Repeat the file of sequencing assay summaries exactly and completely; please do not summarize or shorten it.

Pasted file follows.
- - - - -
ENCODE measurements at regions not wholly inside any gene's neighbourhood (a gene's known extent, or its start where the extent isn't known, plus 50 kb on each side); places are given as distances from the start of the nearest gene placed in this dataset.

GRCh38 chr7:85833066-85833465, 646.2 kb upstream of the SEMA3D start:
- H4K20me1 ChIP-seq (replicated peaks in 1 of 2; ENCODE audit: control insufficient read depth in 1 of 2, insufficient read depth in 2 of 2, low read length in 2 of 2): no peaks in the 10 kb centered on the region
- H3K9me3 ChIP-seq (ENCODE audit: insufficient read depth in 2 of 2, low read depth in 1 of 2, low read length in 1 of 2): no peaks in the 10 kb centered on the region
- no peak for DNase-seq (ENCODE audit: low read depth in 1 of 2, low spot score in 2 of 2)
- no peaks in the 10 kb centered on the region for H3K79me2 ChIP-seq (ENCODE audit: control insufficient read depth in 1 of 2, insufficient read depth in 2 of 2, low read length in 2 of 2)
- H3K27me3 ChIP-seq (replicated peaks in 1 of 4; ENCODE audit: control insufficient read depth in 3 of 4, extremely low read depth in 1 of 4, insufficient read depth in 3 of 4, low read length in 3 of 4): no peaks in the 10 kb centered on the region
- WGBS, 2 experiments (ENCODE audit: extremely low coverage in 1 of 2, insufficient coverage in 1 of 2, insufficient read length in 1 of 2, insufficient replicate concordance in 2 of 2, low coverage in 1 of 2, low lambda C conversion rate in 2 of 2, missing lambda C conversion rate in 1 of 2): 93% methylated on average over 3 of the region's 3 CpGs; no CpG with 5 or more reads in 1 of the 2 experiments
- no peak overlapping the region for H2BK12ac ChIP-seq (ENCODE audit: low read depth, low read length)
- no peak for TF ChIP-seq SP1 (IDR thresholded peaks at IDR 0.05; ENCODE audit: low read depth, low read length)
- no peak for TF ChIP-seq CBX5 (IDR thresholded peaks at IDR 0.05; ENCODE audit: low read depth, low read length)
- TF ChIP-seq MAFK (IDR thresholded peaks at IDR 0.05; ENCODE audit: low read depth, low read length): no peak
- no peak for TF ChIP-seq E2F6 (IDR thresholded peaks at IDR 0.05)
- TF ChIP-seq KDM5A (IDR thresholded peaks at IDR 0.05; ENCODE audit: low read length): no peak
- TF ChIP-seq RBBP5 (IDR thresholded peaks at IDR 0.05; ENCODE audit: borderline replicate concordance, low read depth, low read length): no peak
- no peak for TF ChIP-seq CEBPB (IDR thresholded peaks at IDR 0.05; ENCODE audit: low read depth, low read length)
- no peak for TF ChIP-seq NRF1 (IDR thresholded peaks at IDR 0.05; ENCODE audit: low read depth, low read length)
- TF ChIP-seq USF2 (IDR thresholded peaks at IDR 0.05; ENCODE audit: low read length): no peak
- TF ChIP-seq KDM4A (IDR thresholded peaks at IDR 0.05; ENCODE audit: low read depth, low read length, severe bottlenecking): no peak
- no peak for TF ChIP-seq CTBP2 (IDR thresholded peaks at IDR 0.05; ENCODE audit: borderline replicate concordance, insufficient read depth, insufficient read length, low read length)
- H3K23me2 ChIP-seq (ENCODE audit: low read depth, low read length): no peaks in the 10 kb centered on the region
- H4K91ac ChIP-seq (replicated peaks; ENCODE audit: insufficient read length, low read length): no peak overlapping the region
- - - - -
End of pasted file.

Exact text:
ENCODE measurements at regions not wholly inside any gene's neighbourhood (a gene's known extent, or its start where the extent isn't known, plus 50 kb on each side); places are given as distances from the start of the nearest gene placed in this dataset.

GRCh38 chr7:85833066-85833465, 646.2 kb upstream of the SEMA3D start:
- H4K20me1 ChIP-seq (replicated peaks in 1 of 2; ENCODE audit: control insufficient read depth in 1 of 2, insufficient read depth in 2 of 2, low read length in 2 of 2): no peaks in the 10 kb centered on the region
- H3K9me3 ChIP-seq (ENCODE audit: insufficient read depth in 2 of 2, low read depth in 1 of 2, low read length in 1 of 2): no peaks in the 10 kb centered on the region
- no peak for DNase-seq (ENCODE audit: low read depth in 1 of 2, low spot score in 2 of 2)
- no peaks in the 10 kb centered on the region for H3K79me2 ChIP-seq (ENCODE audit: control insufficient read depth in 1 of 2, insufficient read depth in 2 of 2, low read length in 2 of 2)
- H3K27me3 ChIP-seq (replicated peaks in 1 of 4; ENCODE audit: control insufficient read depth in 3 of 4, extremely low read depth in 1 of 4, insufficient read depth in 3 of 4, low read length in 3 of 4): no peaks in the 10 kb centered on the region
- WGBS, 2 experiments (ENCODE audit: extremely low coverage in 1 of 2, insufficient coverage in 1 of 2, insufficient read length in 1 of 2, insufficient replicate concordance in 2 of 2, low coverage in 1 of 2, low lambda C conversion rate in 2 of 2, missing lambda C conversion rate in 1 of 2): 93% methylated on average over 3 of the region's 3 CpGs; no CpG with 5 or more reads in 1 of the 2 experiments
- no peak overlapping the region for H2BK12ac ChIP-seq (ENCODE audit: low read depth, low read length)
- no peak for TF ChIP-seq SP1 (IDR thresholded peaks at IDR 0.05; ENCODE audit: low read depth, low read length)
- no peak for TF ChIP-seq CBX5 (IDR thresholded peaks at IDR 0.05; ENCODE audit: low read depth, low read length)
- TF ChIP-seq MAFK (IDR thresholded peaks at IDR 0.05; ENCODE audit: low read depth, low read length): no peak
- no peak for TF ChIP-seq E2F6 (IDR thresholded peaks at IDR 0.05)
- TF ChIP-seq KDM5A (IDR thresholded peaks at IDR 0.05; ENCODE audit: low read length): no peak
- TF ChIP-seq RBBP5 (IDR thresholded peaks at IDR 0.05; ENCODE audit: borderline replicate concordance, low read depth, low read length): no peak
- no peak for TF ChIP-seq CEBPB (IDR thresholded peaks at IDR 0.05; ENCODE audit: low read depth, low read length)
- no peak for TF ChIP-seq NRF1 (IDR thresholded peaks at IDR 0.05; ENCODE audit: low read depth, low read length)
- TF ChIP-seq USF2 (IDR thresholded peaks at IDR 0.05; ENCODE audit: low read length): no peak
- TF ChIP-seq KDM4A (IDR thresholded peaks at IDR 0.05; ENCODE audit: low read depth, low read length, severe bottlenecking): no peak
- no peak for TF ChIP-seq CTBP2 (IDR thresholded peaks at IDR 0.05; ENCODE audit: borderline replicate concordance, insufficient read depth, insufficient read length, low read length)
- H3K23me2 ChIP-seq (ENCODE audit: low read depth, low read length): no peaks in the 10 kb centered on the region
- H4K91ac ChIP-seq (replicated peaks; ENCODE audit: insufficient read length, low read length): no peak overlapping the region